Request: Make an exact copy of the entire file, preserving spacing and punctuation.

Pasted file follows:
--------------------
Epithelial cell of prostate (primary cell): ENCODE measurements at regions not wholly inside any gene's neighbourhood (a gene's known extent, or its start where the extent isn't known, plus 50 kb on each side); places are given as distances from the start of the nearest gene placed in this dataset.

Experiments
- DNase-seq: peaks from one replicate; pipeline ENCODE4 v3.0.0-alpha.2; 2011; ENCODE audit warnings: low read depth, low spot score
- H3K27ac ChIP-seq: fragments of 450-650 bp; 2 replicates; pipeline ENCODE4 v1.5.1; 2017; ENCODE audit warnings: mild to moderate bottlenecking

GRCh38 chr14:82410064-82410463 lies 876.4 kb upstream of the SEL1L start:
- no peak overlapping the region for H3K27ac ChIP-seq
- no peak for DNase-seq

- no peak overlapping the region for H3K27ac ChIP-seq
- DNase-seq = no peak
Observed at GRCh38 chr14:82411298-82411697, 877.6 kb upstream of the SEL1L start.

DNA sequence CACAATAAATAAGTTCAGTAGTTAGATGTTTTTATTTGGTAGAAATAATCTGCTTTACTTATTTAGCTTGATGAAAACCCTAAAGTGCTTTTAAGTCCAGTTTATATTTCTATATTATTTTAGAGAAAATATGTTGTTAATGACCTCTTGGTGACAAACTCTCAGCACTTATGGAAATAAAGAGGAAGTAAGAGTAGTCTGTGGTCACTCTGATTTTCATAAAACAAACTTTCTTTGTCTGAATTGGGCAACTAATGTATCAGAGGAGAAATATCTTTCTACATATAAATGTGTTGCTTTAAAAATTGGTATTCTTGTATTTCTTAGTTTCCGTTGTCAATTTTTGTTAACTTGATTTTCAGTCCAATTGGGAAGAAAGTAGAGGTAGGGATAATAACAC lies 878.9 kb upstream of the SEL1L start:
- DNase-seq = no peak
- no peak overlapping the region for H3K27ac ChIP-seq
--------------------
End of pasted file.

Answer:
Epithelial cell of prostate (primary cell): ENCODE measurements at regions not wholly inside any gene's neighbourhood (a gene's known extent, or its start where the extent isn't known, plus 50 kb on each side); places are given as distances from the start of the nearest gene placed in this dataset.

Experiments
- DNase-seq: peaks from one replicate; pipeline ENCODE4 v3.0.0-alpha.2; 2011; ENCODE audit warnings: low read depth, low spot score
- H3K27ac ChIP-seq: fragments of 450-650 bp; 2 replicates; pipeline ENCODE4 v1.5.1; 2017; ENCODE audit warnings: mild to moderate bottlenecking

GRCh38 chr14:82410064-82410463 lies 876.4 kb upstream of the SEL1L start:
- no peak overlapping the region for H3K27ac ChIP-seq
- no peak for DNase-seq

- no peak overlapping the region for H3K27ac ChIP-seq
- DNase-seq = no peak
Observed at GRCh38 chr14:82411298-82411697, 877.6 kb upstream of the SEL1L start.

DNA sequence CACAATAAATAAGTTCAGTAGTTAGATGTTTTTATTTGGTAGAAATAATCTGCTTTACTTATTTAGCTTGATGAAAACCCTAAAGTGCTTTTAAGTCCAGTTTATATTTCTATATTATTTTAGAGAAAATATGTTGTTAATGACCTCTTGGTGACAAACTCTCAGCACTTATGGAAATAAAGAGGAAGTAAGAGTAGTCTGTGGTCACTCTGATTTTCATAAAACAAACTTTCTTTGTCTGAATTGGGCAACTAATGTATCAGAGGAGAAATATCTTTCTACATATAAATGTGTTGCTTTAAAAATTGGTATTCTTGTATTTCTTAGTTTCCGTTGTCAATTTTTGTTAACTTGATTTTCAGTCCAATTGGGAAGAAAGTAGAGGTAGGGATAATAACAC lies 878.9 kb upstream of the SEL1L start:
- DNase-seq = no peak
- no peak overlapping the region for H3K27ac ChIP-seq